WASHINGTON — President Biden will release oil from the nation’s Strategic Petroleum Preserve as Americans face rising gas prices amid a jump in inflation ahead of the holiday season, according to senior administration officials.
The administration will tap into 50 million barrels of the crude oil in a coordinated release of oil reserves with Britain, China, India, Japan and Korea in an effort to combat soaring global prices on oil.
The Department of Energy’s release of the reserves, which is set to be announced Mr. Biden on Tuesday afternoon, is meant to address fluctuations in supply and demand for oil, administration officials said.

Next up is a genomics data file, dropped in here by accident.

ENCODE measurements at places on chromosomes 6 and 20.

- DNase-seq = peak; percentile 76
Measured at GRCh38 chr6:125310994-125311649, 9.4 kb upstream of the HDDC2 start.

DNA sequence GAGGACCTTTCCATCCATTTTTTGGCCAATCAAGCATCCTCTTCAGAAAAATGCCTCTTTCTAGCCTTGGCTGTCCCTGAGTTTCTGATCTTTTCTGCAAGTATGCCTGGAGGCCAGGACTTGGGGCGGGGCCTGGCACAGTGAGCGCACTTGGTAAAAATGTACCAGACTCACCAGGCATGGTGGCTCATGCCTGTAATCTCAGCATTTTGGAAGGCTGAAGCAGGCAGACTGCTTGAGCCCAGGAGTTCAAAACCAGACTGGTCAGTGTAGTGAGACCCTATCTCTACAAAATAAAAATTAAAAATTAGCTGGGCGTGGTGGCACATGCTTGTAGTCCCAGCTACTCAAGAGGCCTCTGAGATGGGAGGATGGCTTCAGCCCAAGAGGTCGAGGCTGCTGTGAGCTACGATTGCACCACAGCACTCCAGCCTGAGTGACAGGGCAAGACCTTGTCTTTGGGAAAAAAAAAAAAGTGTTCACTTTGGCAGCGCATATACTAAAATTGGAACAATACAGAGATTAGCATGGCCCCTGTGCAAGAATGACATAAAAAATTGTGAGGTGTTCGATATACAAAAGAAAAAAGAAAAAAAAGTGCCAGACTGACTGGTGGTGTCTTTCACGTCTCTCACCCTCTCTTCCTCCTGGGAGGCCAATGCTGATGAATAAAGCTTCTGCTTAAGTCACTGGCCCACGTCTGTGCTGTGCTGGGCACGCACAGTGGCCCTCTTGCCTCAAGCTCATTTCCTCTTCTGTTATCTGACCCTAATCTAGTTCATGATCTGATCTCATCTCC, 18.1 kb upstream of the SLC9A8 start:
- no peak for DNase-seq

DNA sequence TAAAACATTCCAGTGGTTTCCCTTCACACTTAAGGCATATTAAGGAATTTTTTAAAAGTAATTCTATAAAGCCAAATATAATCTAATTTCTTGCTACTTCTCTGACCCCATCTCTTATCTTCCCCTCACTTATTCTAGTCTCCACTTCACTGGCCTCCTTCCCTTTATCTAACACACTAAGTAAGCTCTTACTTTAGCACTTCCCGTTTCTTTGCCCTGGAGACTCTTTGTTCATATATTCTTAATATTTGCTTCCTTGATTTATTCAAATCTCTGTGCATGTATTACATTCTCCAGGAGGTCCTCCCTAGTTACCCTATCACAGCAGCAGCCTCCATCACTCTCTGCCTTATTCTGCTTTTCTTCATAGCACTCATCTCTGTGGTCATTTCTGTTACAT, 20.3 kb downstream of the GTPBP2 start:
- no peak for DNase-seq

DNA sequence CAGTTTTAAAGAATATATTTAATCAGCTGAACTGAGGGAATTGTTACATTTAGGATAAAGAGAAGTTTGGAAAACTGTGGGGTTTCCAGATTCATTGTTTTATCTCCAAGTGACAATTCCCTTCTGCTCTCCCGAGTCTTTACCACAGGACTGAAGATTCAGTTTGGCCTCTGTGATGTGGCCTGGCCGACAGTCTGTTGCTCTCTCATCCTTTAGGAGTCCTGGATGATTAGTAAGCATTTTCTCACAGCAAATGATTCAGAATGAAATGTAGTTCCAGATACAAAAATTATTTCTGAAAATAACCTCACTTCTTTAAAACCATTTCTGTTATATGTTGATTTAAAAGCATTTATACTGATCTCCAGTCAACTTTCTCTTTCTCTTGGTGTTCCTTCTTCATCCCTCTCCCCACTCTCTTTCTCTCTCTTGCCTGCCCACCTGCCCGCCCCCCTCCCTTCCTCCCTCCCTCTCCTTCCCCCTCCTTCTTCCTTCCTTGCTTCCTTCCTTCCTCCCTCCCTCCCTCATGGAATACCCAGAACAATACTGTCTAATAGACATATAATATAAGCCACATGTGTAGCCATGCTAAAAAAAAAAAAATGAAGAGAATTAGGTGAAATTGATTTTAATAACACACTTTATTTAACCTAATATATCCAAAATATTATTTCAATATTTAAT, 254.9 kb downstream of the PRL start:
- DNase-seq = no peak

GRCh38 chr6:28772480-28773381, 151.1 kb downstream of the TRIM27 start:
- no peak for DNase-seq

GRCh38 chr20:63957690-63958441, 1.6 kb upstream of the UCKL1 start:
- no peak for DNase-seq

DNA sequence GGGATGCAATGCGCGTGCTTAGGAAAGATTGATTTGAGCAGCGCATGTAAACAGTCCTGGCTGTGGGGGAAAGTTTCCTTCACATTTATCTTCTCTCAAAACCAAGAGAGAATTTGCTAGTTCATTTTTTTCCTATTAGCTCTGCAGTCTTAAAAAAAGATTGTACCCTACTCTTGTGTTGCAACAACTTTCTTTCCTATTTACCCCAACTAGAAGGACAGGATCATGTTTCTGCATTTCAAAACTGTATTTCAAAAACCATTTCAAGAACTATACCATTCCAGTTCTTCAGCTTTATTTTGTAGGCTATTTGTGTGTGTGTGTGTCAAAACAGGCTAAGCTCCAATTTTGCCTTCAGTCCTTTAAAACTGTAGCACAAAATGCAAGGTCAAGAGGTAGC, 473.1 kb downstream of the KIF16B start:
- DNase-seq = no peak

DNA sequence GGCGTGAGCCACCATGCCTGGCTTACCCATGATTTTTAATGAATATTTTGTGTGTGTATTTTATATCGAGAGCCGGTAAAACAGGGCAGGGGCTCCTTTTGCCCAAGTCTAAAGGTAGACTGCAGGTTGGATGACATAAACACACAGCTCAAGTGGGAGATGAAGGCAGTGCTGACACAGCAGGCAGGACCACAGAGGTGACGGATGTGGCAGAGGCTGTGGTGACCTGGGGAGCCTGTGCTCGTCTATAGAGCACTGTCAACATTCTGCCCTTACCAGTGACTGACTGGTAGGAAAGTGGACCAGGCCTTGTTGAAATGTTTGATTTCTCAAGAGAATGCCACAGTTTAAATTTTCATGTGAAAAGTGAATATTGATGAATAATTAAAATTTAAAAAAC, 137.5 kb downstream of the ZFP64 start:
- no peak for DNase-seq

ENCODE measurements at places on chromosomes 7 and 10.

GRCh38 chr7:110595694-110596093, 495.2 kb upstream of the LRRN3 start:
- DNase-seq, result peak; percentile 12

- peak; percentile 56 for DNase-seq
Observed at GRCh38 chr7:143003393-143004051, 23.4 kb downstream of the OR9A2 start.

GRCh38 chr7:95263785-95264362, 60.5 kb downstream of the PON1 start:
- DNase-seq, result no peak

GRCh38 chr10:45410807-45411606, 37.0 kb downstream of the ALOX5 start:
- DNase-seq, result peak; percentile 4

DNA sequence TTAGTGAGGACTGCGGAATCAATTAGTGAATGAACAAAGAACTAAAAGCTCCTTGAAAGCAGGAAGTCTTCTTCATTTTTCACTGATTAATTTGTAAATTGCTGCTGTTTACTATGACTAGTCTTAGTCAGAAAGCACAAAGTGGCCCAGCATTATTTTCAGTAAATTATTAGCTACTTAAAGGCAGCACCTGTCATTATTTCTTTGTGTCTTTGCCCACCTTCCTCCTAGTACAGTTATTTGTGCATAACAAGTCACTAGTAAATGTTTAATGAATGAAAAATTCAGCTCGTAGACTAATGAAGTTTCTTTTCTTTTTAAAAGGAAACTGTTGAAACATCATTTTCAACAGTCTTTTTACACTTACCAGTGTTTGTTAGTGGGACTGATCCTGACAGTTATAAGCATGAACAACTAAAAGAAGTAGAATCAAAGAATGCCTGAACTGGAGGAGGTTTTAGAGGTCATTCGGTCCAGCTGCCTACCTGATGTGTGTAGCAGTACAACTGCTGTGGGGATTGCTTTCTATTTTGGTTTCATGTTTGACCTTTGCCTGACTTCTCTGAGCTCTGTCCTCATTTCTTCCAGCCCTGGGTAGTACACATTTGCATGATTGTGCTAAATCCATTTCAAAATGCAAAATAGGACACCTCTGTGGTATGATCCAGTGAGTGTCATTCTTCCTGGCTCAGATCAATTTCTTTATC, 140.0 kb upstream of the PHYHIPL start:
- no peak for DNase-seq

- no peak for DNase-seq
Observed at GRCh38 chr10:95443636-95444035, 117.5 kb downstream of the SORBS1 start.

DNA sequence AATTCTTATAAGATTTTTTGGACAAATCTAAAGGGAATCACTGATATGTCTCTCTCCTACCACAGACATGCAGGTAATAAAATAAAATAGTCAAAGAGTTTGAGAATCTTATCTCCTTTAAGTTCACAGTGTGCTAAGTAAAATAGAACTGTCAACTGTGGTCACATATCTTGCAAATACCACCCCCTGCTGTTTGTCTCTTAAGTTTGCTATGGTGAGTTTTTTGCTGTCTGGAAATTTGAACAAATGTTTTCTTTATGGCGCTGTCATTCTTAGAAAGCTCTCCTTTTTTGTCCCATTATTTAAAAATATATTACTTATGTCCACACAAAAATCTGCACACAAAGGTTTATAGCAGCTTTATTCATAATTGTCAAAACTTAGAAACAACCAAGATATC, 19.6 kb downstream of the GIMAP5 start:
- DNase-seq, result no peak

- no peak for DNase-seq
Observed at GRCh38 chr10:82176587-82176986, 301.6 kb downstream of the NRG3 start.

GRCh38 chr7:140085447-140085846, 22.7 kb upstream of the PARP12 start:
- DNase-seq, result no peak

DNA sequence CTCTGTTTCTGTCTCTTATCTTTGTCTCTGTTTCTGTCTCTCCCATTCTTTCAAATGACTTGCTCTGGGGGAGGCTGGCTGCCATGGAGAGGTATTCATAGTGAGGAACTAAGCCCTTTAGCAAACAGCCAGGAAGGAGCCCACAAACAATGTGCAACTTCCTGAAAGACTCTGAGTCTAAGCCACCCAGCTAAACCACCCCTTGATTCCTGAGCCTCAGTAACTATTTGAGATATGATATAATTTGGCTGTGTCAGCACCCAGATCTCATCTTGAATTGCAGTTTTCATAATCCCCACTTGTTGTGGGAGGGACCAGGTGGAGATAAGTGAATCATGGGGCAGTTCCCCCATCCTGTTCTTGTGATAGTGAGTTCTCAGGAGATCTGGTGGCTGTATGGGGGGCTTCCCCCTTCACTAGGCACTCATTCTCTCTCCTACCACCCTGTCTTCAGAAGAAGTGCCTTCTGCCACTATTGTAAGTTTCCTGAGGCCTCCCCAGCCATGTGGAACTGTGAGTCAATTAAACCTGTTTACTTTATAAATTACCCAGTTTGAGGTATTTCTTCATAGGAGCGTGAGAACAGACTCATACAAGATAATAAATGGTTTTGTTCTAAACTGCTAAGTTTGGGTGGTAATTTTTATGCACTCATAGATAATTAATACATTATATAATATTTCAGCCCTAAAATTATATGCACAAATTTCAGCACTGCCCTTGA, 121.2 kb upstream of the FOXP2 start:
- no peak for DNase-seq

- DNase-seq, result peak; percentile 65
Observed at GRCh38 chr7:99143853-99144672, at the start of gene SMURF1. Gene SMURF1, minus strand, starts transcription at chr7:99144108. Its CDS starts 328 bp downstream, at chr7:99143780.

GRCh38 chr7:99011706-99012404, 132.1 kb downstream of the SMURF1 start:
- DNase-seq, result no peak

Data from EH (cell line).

Demand for oil fell precipitously in the early months of the pandemic, so the Organization of the Petroleum Exporting Countries and other oil-producing nations cut production. In the United States, reduced demand led to a substantial decline in drilling; the country’s oil rig count was down nearly 70 percent in summer 2020.
President Biden has previously called on OPEC Plus, the name for the Organization of the Petroleum Exporting Countries along with Russia and some other countries, to increase their scheduled production increases, but has been rebuffed.
The move to tap into U.S. stockpile of crude, the largest in the world with 620 million barrels of oil, was also a way for the president to show the administration’s focus on rising gas prices that have stroked anxiety among Americans amid declining approval numbers for the administration.